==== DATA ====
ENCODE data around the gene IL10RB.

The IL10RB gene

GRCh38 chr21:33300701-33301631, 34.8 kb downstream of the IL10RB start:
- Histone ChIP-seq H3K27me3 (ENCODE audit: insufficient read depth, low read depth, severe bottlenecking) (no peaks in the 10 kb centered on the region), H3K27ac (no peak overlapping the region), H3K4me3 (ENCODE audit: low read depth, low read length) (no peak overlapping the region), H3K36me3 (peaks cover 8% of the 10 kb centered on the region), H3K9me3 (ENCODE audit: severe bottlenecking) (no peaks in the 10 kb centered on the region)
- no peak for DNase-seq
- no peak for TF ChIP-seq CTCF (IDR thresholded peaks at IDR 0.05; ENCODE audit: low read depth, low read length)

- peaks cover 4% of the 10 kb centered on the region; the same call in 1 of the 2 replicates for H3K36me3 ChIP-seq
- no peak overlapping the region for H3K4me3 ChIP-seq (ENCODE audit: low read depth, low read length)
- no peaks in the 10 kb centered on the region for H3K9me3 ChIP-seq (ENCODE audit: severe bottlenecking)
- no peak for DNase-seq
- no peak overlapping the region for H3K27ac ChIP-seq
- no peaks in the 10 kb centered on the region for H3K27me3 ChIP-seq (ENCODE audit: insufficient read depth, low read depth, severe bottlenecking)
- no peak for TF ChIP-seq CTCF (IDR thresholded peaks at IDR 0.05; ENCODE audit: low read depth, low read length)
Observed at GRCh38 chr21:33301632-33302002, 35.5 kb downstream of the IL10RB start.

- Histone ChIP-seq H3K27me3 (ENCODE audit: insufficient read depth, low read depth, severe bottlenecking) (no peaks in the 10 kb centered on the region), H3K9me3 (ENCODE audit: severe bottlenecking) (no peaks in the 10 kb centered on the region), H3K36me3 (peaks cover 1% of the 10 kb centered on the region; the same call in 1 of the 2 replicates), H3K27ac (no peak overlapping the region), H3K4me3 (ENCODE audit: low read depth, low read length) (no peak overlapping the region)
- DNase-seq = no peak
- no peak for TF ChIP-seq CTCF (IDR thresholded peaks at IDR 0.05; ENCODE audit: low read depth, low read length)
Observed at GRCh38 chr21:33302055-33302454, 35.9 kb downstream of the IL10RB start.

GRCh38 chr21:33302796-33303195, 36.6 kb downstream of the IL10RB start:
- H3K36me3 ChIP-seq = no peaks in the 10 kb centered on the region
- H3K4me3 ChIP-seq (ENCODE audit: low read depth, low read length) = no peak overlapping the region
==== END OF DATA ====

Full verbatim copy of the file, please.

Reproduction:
ENCODE data around the gene IL10RB.

The IL10RB gene

GRCh38 chr21:33300701-33301631, 34.8 kb downstream of the IL10RB start:
- Histone ChIP-seq H3K27me3 (ENCODE audit: insufficient read depth, low read depth, severe bottlenecking) (no peaks in the 10 kb centered on the region), H3K27ac (no peak overlapping the region), H3K4me3 (ENCODE audit: low read depth, low read length) (no peak overlapping the region), H3K36me3 (peaks cover 8% of the 10 kb centered on the region), H3K9me3 (ENCODE audit: severe bottlenecking) (no peaks in the 10 kb centered on the region)
- no peak for DNase-seq
- no peak for TF ChIP-seq CTCF (IDR thresholded peaks at IDR 0.05; ENCODE audit: low read depth, low read length)

- peaks cover 4% of the 10 kb centered on the region; the same call in 1 of the 2 replicates for H3K36me3 ChIP-seq
- no peak overlapping the region for H3K4me3 ChIP-seq (ENCODE audit: low read depth, low read length)
- no peaks in the 10 kb centered on the region for H3K9me3 ChIP-seq (ENCODE audit: severe bottlenecking)
- no peak for DNase-seq
- no peak overlapping the region for H3K27ac ChIP-seq
- no peaks in the 10 kb centered on the region for H3K27me3 ChIP-seq (ENCODE audit: insufficient read depth, low read depth, severe bottlenecking)
- no peak for TF ChIP-seq CTCF (IDR thresholded peaks at IDR 0.05; ENCODE audit: low read depth, low read length)
Observed at GRCh38 chr21:33301632-33302002, 35.5 kb downstream of the IL10RB start.

- Histone ChIP-seq H3K27me3 (ENCODE audit: insufficient read depth, low read depth, severe bottlenecking) (no peaks in the 10 kb centered on the region), H3K9me3 (ENCODE audit: severe bottlenecking) (no peaks in the 10 kb centered on the region), H3K36me3 (peaks cover 1% of the 10 kb centered on the region; the same call in 1 of the 2 replicates), H3K27ac (no peak overlapping the region), H3K4me3 (ENCODE audit: low read depth, low read length) (no peak overlapping the region)
- DNase-seq = no peak
- no peak for TF ChIP-seq CTCF (IDR thresholded peaks at IDR 0.05; ENCODE audit: low read depth, low read length)
Observed at GRCh38 chr21:33302055-33302454, 35.9 kb downstream of the IL10RB start.

GRCh38 chr21:33302796-33303195, 36.6 kb downstream of the IL10RB start:
- H3K36me3 ChIP-seq = no peaks in the 10 kb centered on the region
- H3K4me3 ChIP-seq (ENCODE audit: low read depth, low read length) = no peak overlapping the region